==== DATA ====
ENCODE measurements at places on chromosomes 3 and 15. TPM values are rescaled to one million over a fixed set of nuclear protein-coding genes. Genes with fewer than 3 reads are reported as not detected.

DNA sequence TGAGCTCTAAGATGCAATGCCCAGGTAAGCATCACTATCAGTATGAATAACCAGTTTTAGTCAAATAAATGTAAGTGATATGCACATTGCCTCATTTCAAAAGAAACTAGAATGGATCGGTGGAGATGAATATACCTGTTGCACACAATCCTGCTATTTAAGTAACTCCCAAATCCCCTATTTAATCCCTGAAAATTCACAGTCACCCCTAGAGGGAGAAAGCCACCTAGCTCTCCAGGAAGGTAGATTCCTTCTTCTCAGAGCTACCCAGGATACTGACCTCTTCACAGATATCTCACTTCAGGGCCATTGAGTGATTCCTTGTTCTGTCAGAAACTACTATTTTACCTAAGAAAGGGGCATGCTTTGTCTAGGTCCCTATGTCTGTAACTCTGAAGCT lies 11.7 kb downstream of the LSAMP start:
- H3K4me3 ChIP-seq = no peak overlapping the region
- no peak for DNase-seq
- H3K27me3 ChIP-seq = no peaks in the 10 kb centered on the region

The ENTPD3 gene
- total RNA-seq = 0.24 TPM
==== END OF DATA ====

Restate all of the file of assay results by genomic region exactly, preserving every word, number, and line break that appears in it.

ENCODE measurements at places on chromosomes 3 and 15. TPM values are rescaled to one million over a fixed set of nuclear protein-coding genes. Genes with fewer than 3 reads are reported as not detected.

DNA sequence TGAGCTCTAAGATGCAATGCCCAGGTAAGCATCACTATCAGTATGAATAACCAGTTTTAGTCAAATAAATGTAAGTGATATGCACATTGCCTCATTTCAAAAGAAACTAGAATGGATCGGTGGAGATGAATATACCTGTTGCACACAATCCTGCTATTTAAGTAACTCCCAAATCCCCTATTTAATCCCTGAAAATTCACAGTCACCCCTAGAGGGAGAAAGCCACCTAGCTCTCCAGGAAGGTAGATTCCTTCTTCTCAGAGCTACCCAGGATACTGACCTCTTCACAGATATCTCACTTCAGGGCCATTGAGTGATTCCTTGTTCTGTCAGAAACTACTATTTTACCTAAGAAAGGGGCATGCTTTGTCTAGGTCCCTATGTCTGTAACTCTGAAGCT lies 11.7 kb downstream of the LSAMP start:
- H3K4me3 ChIP-seq = no peak overlapping the region
- no peak for DNase-seq
- H3K27me3 ChIP-seq = no peaks in the 10 kb centered on the region

The ENTPD3 gene
- total RNA-seq = 0.24 TPM